Religious beliefs profoundly influenced Mexico in the past. The Nahua religion of ancient Mexican tribes was comparable in complexity to the Egyptian or Assyrian beliefs, due to their knowledge of astronomy and mathematics. Contemporary religion (mainly Catholicism) affects national holidays and festivities, music, literature, drama, architecture and local customs in many parts of the country.
During the 1500s, some 700 Native American tribal peoples resided in the area that now forms the nation of Mexico. Most of these groups had developed specific, complex religious belief systems.
Several powerful empires ruled the region, particularly between 100 and 900 AD. Unique religions arose in the Olmec, Toltec, Mayan and Aztec Empires. By the early 1500s, the Aztec Empire controlled large portions of land now lying within the modern nation of Mexico.
Depiction of Tezcatlipoca, a shaman God and Mesoamerican omnipotent universal power
Once central theme of the early Aztec religion in Mexico involved viewing life and death as an integral part of human existence. The Aztec ruling caste demanded human tribute from vanquished tribes. Aztec religious officials regularly killed many of these slaves in bloody public religious rituals. They frequently sacrificed enemy prisoners of war in this way, too, offering their blood as a gift to the Aztec gods.
After the Spaniards arrived to Mexico carrying the Catholic faith with them, the Mexican religion experienced important changes that led to the exclusion of many deities in favor of one, which was the True God announced by the Spanish priests.
However, far from being left apart and forgotten, many ancient deities were incorporated by the Mexican religion, creating a unique view of the Catholic faith. Nowadays, those deities can be found under several forms, and the rituals worshipping them are present as well.
For instance, today many Mexicans appreciate an important cultural icon who also reflects the importance of the Catholic Church. The Virgin of Guadalupe depicts the Virgin Mary as a Mexican of Native American ancestry. Her popularity attests to the importance of religion in Mexico.
© Lawrence Op - Virgin of Guadalupe
In 1521, the Spanish explorer Hernan Cortez captured the Aztec capital city of Tenochtitlan, later renamed Mexico City. By the mid-1550s, Spain had also assumed control of territory that once belonged to the Mayan Empire. The lands which later formed the modern nation of Mexico became Spanish colonies.
© Bud Ellison - Christmas Celebration in Mexico
In many local areas, people adapted distinct cultural traditions into popular religion in Mexico. For instance, they integrated nonviolent Christian beliefs with local religious practices and customs inherited from the pre-Christian era, just as they did in many parts of Europe.
For example, the popular Mexican "Day of the Dead" holiday today represents a fusion of European customs surrounding All Souls Day with rituals from earlier Aztec and MesoAmerican tribal customs. It celebrates death in a festive, fearless way, much as Halloween does in the United States.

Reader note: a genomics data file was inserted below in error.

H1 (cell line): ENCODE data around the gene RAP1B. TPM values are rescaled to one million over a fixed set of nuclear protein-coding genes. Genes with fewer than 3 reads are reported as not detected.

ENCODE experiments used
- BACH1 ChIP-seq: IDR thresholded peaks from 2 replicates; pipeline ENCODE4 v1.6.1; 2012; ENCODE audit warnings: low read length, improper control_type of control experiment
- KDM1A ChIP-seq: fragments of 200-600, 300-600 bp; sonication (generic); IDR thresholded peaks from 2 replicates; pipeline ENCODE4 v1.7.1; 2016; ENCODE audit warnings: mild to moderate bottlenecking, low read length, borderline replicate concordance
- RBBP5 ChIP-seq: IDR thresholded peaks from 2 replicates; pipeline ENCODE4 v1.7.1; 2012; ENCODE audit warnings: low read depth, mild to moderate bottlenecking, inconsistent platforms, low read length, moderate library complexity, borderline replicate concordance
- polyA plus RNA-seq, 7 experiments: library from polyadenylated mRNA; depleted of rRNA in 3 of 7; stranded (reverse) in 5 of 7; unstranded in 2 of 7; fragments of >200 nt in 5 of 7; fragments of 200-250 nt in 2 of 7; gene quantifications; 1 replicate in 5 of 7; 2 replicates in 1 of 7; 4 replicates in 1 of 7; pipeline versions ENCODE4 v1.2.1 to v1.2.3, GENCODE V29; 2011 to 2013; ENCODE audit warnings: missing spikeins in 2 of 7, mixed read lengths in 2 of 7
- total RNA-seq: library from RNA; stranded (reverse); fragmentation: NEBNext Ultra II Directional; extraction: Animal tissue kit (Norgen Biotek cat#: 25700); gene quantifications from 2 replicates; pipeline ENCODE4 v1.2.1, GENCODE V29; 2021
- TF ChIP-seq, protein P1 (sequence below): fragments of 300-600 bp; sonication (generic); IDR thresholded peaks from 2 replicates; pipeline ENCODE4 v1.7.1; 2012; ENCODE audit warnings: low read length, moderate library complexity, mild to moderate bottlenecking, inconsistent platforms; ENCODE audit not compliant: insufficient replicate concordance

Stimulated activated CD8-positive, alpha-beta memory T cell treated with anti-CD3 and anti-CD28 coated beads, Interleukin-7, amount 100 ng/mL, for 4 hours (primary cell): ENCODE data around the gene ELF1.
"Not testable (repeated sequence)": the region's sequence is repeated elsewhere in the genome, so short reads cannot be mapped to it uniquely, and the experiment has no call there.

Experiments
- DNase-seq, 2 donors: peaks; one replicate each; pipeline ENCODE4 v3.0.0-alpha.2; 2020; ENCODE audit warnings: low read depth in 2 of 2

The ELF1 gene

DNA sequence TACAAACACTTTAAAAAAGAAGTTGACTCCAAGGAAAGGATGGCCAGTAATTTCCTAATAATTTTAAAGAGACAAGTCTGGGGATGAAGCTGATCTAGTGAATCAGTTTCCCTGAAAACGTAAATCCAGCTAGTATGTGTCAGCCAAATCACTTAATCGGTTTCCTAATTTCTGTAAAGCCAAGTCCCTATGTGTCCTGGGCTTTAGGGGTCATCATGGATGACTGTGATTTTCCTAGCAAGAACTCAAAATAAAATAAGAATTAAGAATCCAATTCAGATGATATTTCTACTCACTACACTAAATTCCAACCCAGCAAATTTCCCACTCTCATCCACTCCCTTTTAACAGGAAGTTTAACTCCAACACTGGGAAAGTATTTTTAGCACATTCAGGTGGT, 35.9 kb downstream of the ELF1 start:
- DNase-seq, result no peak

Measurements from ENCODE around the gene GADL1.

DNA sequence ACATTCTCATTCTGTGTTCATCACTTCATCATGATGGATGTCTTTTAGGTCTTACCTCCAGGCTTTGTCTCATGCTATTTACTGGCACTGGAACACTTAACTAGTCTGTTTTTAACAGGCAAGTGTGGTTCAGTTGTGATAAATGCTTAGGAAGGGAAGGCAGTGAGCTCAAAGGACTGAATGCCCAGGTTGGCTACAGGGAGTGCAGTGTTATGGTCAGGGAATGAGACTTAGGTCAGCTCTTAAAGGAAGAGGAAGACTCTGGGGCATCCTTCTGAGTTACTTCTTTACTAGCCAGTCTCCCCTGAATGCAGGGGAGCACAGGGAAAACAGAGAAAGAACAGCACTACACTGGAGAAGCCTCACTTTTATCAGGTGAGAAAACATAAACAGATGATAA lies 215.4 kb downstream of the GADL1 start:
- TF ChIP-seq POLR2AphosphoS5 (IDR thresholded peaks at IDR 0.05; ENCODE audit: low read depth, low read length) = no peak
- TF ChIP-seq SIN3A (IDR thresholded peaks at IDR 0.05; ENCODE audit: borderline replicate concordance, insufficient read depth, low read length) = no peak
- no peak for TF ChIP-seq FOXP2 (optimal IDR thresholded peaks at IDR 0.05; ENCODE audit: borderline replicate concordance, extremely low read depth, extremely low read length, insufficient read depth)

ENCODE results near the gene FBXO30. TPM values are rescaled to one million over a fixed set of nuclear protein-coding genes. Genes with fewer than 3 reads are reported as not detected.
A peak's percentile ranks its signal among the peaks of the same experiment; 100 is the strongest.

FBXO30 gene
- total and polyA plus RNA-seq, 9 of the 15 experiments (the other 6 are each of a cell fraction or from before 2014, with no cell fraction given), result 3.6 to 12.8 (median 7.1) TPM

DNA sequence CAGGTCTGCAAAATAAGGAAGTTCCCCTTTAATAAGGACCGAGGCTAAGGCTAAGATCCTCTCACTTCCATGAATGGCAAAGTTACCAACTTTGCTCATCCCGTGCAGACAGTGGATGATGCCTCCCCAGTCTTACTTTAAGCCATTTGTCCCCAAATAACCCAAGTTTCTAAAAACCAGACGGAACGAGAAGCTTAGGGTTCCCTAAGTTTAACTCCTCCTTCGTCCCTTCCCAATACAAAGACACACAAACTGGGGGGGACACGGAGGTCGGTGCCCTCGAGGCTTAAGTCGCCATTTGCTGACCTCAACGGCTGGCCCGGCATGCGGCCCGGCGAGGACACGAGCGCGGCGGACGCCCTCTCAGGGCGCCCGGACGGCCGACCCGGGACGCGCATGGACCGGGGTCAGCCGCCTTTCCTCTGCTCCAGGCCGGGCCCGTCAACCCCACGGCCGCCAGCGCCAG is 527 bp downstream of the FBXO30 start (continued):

© Michael B. - Day of the Dead Celebration
During the 300 year period when Spain governed Mexico, the vast majority of the population adopted the Catholic faith. Catholic Spanish colonial officials had reacted in horror to the practice of ritual human sacrifice by Aztec religious leaders. They took steps to outlaw this practice. Religion in Mexico during the modern era has become nonviolent in focus.
During the late 1800s and the 1900s, some Protestant denominations and the Church of the Latter Day Saints gained support in parts of Mexico. A splinter LDS denomination also established colonies in Northern Mexico during the 1920s. Some members of the faction became involved in violent incidents publicized during the 1970s and 1980s.
As of 2000 the TIME Almanac (2013) reported that 96.3% of the Mexican population described their religious beliefs as Christian. Roman Catholics accounted for 87% of Christians in Mexico, the vast majority. A minority of Christians in Mexico, some 3.2%, describe themselves as Protestant. Independent or unaffiliated Christians comprise 4.1%. Approximately 2% of Christians in Mexico belonged to the Jehovah's Witnesses, the Mennonites and the Mormons.
Some reports indicated that in 2010, the number of Catholics in Mexico had declined to 80%, with Evangelical Christian sects growing in numbers. Religion in Mexico enjoys a tolerant public attitude in most of the nation.
© Jiuguang Wang - Cathedral of Campeche
Members of the Bahá'í Faith visited Mexico during the early 1900s, and by 1937 a branch of the Bahá'í had become established in Mexico after Bahá'í from the United States conducted missionary work in Mexico.
In 2005, an estimated 37,900 Bahá'í resided in Mexico, with large communities in San Luis Potosi and Yucatan. Freedom of religion in Mexico obtains tolerance under the laws of many Mexican states and the federal constitution.
In 2000, 3.1% of the Mexican population described themselves as "nonreligious". This figure likely includes both agnostics and atheists, as well as secular people who do not think about religion at all.
According to the definitions contained in Webster's Dictionary, an "agnostic" considers the existence of God unknown or unknowable. An "atheist" denies the existence of God.